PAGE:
Tuesday, October 2, 2007
First of all, if you are going to put a picture of the real chef on the package, then at least make the toy look the sort of the same. Somehow the metal, wind-up Mario lost about 80 pounds. Teresa, the owner of the store offered to wind him up and I filmed a little clip of Mario showing you how to flip a pancake (or whatever Italian for pancake is, I’m sure they have their own word for it).
I should add, before all you Mario fans attack me, I'm a big fan of his. He is a complete stud on Iron Chef, where he’s almost unbeatable.
I can see a whole line of these wind-up celebrity chef toys; An Anthony Bourdain version that smokes a cigarette and eats a kidney, a Bobby Flay version that, once wound, rubs Chipotle pepper on something, etc. If you have an idea for a wind-up version of your favorite chef, please post a comment.
One day, if this blog really takes off, maybe I'll even have my own wind-up action toy! And, you better believe, it's going to have a nice head of hair.
Monday, October 1, 2007
The most common blend is equal parts ground cinnamon, star anise, fennel, cloves, and pepper. Some versions also use ground ginger and other spices. In fact, as you'll see (and hear…warning: gratuitous sound effects ahead) in the video clip when I looked at my 5-spice bottle's ingredient list I got 7 spices! It had the usual five, but I also got ginger and licorice. I actually could have called it 8-spice, but I only counted the two peppers as one ingredient in the clip. Seven is my lucky number, so that's what I went with.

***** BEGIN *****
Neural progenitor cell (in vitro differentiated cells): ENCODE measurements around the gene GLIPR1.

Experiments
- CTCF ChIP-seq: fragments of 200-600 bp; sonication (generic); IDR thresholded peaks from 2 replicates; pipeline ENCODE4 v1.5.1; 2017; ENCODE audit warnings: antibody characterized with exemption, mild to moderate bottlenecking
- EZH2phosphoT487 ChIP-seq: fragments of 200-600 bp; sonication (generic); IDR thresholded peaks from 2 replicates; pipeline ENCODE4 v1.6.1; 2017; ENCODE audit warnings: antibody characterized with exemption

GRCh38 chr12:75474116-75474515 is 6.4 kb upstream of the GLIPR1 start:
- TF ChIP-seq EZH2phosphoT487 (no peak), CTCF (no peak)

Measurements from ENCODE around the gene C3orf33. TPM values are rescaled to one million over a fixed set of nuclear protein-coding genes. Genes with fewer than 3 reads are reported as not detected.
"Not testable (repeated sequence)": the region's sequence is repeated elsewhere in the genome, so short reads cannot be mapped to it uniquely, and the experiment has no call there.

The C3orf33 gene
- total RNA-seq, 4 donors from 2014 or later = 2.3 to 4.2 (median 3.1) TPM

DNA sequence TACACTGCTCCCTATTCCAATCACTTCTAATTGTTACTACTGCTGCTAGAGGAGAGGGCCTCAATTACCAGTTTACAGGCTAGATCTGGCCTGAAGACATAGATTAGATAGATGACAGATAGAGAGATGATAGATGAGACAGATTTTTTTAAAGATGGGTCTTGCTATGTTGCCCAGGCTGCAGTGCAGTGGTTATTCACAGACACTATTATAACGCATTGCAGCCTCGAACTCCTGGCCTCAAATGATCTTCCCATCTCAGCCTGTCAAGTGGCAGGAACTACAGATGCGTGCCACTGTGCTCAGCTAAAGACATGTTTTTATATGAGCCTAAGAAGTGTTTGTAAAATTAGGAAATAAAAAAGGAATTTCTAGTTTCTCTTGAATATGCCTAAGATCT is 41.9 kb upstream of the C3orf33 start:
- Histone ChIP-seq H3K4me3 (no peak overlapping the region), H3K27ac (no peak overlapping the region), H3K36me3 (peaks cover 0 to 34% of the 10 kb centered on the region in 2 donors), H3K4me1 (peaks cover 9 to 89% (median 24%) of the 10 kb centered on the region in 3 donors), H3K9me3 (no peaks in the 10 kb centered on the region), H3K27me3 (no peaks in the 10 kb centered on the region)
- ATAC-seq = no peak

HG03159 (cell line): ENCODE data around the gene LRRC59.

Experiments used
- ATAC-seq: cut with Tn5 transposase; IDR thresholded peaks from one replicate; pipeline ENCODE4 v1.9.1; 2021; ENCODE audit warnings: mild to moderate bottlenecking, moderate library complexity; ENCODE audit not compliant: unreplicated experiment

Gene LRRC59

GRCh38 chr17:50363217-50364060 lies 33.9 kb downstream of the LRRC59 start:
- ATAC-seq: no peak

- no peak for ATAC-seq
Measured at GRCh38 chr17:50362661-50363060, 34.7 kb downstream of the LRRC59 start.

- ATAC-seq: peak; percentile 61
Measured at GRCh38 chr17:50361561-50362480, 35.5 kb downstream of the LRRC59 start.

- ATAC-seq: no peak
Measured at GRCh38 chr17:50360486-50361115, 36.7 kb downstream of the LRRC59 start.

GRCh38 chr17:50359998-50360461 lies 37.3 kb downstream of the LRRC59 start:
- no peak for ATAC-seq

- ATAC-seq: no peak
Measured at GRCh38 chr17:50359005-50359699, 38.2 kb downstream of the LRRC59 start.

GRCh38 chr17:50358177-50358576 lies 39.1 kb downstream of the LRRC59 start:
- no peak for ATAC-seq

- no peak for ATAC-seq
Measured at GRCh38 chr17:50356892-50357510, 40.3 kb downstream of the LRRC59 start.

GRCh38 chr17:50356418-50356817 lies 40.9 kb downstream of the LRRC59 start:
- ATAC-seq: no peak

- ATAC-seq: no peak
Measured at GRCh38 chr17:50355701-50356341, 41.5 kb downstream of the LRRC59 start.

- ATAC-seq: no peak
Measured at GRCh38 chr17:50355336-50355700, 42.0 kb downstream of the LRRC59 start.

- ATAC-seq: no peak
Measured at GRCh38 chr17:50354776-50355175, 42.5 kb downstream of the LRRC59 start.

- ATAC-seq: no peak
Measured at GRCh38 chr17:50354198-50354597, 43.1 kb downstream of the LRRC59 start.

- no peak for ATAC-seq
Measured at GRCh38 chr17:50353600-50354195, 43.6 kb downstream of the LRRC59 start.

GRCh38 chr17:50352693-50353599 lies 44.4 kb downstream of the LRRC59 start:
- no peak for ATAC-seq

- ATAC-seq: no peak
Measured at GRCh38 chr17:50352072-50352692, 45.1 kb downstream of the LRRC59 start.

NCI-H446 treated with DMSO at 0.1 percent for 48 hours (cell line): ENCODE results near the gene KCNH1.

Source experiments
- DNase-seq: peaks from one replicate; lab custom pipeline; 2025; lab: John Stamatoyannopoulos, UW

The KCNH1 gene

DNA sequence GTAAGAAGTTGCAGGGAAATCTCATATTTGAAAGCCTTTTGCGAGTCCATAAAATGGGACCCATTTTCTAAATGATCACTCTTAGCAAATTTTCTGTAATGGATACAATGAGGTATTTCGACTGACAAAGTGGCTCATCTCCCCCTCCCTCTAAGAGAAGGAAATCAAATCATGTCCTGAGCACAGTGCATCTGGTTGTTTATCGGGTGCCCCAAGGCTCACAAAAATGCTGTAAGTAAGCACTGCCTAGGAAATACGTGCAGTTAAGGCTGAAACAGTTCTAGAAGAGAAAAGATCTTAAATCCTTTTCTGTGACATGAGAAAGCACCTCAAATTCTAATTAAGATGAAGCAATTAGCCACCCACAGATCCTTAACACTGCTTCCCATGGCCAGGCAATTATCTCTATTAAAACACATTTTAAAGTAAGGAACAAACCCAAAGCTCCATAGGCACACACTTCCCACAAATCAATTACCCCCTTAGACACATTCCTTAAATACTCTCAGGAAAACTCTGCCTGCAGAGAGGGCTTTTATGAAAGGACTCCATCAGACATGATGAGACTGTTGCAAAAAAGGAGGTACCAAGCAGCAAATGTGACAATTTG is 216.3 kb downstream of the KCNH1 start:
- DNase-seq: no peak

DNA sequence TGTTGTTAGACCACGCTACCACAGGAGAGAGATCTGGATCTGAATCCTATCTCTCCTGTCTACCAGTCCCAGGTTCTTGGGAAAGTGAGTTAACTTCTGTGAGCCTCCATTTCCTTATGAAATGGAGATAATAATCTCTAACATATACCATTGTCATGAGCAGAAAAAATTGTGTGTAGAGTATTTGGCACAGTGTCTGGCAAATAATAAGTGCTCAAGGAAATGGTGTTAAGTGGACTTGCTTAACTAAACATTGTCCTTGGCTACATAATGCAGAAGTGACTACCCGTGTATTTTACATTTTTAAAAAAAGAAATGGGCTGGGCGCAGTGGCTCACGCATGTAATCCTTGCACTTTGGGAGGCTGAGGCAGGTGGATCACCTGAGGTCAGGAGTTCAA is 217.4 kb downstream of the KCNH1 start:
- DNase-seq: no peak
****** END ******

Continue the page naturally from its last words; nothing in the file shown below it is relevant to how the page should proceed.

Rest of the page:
To me, roasted carrots are so far superior in flavor and texture to the usual boiled or steamed versions. The dry roasting intensifies the sugars and when combined with the Chinese 5, 7, or 8 spice mix, the results are quite delicious. This is the perfect holiday veggie side dish. If you watched the Cider-braised brisket video recipe, you saw these luscious carrots surrounding the bowl. Enjoy!
6-8 large carrots
2 tbl vegetable oil
1/2 teaspoon Chinese 5-spice
salt to taste